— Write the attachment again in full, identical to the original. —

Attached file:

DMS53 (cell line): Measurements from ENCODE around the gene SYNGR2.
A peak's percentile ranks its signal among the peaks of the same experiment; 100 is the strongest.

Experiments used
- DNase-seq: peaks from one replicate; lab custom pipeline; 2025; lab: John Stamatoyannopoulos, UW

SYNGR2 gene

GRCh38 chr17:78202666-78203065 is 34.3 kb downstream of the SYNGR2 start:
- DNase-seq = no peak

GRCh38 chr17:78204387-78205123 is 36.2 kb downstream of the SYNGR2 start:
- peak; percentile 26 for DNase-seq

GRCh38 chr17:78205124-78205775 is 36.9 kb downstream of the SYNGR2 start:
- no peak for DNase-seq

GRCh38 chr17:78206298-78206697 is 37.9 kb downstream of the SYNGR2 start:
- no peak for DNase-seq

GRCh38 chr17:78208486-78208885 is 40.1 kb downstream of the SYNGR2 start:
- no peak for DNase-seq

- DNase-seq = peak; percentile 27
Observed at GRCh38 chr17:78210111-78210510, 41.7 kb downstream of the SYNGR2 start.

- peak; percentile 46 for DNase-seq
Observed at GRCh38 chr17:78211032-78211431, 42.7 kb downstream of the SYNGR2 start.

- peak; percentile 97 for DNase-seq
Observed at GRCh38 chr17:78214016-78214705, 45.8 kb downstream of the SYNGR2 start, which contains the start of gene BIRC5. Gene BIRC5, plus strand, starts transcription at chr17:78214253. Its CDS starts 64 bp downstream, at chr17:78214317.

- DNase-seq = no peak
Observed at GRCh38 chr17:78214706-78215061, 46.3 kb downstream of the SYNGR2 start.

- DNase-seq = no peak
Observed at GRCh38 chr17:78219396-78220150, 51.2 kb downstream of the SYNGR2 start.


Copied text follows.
DMS53 (cell line): Measurements from ENCODE around the gene SYNGR2.
A peak's percentile ranks its signal among the peaks of the same experiment; 100 is the strongest.

Experiments used
- DNase-seq: peaks from one replicate; lab custom pipeline; 2025; lab: John Stamatoyannopoulos, UW

SYNGR2 gene

GRCh38 chr17:78202666-78203065 is 34.3 kb downstream of the SYNGR2 start:
- DNase-seq = no peak

GRCh38 chr17:78204387-78205123 is 36.2 kb downstream of the SYNGR2 start:
- peak; percentile 26 for DNase-seq

GRCh38 chr17:78205124-78205775 is 36.9 kb downstream of the SYNGR2 start:
- no peak for DNase-seq

GRCh38 chr17:78206298-78206697 is 37.9 kb downstream of the SYNGR2 start:
- no peak for DNase-seq

GRCh38 chr17:78208486-78208885 is 40.1 kb downstream of the SYNGR2 start:
- no peak for DNase-seq

- DNase-seq = peak; percentile 27
Observed at GRCh38 chr17:78210111-78210510, 41.7 kb downstream of the SYNGR2 start.

- peak; percentile 46 for DNase-seq
Observed at GRCh38 chr17:78211032-78211431, 42.7 kb downstream of the SYNGR2 start.

- peak; percentile 97 for DNase-seq
Observed at GRCh38 chr17:78214016-78214705, 45.8 kb downstream of the SYNGR2 start, which contains the start of gene BIRC5. Gene BIRC5, plus strand, starts transcription at chr17:78214253. Its CDS starts 64 bp downstream, at chr17:78214317.

- DNase-seq = no peak
Observed at GRCh38 chr17:78214706-78215061, 46.3 kb downstream of the SYNGR2 start.

- DNase-seq = no peak
Observed at GRCh38 chr17:78219396-78220150, 51.2 kb downstream of the SYNGR2 start.